November is Financial Literacy Month in Canada, understanding your insurance policy is an important part of overall financial literacy. Insurance Bureau of Canada (IBC) is sharing 10 ways for home, auto and business insurance customers to help lower their rates.
“Insurance, like many other consumer purchases, can be expensive,” said Vanessa Barrasa, Manager, Media Relations, IBC. “But by taking a few proactive steps, you can help take control of your premiums. IBC offers 10 tips consumers can follow to help lower their rates. As always, if you have insurance questions, speak with your insurance representative or call IBC at 1-844-2ask-IBC. We’re here to help.”
Here are IBC’s top 10 tips to help reduce your home, auto and business insurance rates:
- Shop around: The simplest way to save on insurance is to shop around and compare prices.
- Increase your deductible: You can save by increasing the deductible on your home, auto and business insurance policies. The deductible is the part of the loss you have to pay when you make a claim. When the deductible goes up, the premium goes down.
- Drive less and consider carpooling: Your vehicle use affects your rate. There could be savings if you drive your car less.
- Drop collision coverage on older vehicles: You may be able to save by dropping collision coverage on older vehicles, which covers the damage to your car if you are at fault in an accident. Don’t worry, you’ll still be protected for your legal liability if you get into a collision that was your fault. By law, insurance will cover the damage you cause to the other person’s car.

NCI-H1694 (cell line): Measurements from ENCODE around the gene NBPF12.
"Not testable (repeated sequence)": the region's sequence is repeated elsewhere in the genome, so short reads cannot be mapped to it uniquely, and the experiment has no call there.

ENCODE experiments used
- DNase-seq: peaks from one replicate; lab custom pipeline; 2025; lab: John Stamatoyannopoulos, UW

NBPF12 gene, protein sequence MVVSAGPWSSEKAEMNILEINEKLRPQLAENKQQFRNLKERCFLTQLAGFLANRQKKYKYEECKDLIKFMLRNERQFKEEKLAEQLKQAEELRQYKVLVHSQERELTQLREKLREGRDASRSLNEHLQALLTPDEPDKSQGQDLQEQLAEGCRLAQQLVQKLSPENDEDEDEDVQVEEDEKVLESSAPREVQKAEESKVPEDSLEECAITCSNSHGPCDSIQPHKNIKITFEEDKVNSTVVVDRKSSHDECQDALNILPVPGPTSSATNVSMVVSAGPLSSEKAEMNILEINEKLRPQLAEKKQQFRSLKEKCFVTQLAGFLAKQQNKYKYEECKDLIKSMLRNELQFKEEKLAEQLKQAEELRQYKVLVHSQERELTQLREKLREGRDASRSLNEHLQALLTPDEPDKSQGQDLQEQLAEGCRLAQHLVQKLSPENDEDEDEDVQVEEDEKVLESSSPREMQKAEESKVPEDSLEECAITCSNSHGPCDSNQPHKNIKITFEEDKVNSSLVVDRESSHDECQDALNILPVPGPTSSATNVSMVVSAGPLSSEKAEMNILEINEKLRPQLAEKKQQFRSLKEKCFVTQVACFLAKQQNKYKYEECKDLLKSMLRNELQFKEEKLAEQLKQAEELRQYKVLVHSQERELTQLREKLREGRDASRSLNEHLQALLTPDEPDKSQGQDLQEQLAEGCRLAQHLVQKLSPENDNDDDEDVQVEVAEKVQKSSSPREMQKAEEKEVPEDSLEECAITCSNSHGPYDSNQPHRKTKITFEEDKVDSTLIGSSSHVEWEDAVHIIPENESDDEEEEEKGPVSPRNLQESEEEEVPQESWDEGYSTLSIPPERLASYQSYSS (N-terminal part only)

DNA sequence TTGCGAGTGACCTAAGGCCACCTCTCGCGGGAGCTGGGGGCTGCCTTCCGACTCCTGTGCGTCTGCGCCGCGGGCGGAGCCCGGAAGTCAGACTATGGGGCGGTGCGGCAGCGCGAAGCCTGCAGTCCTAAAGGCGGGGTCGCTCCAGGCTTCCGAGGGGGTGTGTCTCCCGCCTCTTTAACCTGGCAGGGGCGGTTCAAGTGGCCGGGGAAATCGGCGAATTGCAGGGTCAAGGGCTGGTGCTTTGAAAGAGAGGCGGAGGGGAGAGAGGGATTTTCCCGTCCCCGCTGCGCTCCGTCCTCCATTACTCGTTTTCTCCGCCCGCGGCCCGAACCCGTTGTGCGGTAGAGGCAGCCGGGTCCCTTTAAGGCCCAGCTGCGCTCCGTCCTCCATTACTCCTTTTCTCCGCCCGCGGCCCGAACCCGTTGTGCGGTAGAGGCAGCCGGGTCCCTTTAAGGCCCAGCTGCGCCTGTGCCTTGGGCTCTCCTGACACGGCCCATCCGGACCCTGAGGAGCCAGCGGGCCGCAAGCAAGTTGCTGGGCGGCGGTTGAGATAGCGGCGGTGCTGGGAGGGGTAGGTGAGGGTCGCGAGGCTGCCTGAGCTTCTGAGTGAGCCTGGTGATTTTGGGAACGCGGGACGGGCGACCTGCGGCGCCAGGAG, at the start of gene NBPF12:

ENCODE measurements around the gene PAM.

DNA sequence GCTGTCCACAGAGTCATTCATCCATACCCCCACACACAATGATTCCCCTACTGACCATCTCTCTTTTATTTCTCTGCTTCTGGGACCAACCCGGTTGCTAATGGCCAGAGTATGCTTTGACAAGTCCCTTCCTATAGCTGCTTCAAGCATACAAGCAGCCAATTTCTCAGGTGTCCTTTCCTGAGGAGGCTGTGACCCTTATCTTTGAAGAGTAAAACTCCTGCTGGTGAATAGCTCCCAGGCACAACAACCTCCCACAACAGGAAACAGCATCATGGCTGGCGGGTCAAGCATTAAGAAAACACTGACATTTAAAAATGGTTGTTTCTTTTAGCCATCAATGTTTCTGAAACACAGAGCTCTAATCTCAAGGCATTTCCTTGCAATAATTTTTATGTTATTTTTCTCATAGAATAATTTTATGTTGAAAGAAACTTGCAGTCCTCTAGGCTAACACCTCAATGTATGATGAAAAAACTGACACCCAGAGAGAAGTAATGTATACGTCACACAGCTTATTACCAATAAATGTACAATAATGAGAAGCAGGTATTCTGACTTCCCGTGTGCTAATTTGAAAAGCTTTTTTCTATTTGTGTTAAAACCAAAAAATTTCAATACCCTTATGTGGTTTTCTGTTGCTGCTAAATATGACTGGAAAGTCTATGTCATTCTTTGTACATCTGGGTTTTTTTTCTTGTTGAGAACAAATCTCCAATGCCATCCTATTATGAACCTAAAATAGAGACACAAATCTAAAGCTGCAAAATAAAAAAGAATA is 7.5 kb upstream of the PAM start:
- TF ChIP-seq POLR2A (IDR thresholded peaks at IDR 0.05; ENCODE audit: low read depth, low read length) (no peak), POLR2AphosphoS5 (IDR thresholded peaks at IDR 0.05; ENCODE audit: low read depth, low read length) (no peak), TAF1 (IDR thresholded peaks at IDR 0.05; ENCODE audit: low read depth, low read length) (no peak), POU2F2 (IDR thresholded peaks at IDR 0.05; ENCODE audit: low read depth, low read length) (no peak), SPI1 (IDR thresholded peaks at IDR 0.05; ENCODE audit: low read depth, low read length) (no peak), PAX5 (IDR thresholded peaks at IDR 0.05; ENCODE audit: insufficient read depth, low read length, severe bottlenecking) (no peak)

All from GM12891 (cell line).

- Drive safely: Insurance companies set prices by looking at the type of car you drive, where you live, and your driving record. A good way to save is to drive safely and make sure your driving record is as clean as possible.
- Install an approved theft-deterrent system: Speak with your insurance representative about a possible discount or incentive program and which systems are approved. For commercial insurance customers, ask your insurance representative about the risk mitigation techniques you can implement to potentially help lower your premiums.
- Look into usage-based insurance: Consider whether usage-based insurance (UBI) can save you money. It involves installing an app on your phone or a device in your car that records your driving activities. Insurers can use this information to personalize your insurance premiums.
- Compare insurance prices before buying a vehicle: The make, model and year of your car affect your insurance rates. Check out how your car (or future car) measures up.
- Ask about discounts and bundle your policies: A good way to save is to ask your insurance company to bundle your home and car insurance policies. Insurers call it a “multi-policy discount” or “loyalty program.” It never hurts to ask.
- Speak with your insurance representative: Ask what you can do to lower your premiums. Your insurance representative is on your side and they’re there to help. For commercial insurance consumers, being proactive about engaging your representative ahead of your renewal period is a good way to help ensure you have a policy that meets your needs.
Learning about your insurance policies, coverage and limits should happen before any potential disaster strikes. IBC encourages customers to contact their insurance broker or agent to review their existing policies, or start new ones, and ask questions to ensure they are properly protected.
About Insurance Bureau of Canada
Insurance Bureau of Canada (IBC) is the national industry association representing Canada’s private home, auto and business insurers. Its member companies make up 90% of the property and casualty (P&C) insurance market in Canada. For more than 50 years, IBC has worked with governments across the country to help make affordable home, auto and business insurance available for all Canadians. IBC supports the vision of consumers and governments trusting, valuing and supporting the private P&C insurance industry. It champions key issues and helps educate consumers on how best to protect their homes, cars, businesses and properties.
SOURCE Insurance Bureau of CanadaTweet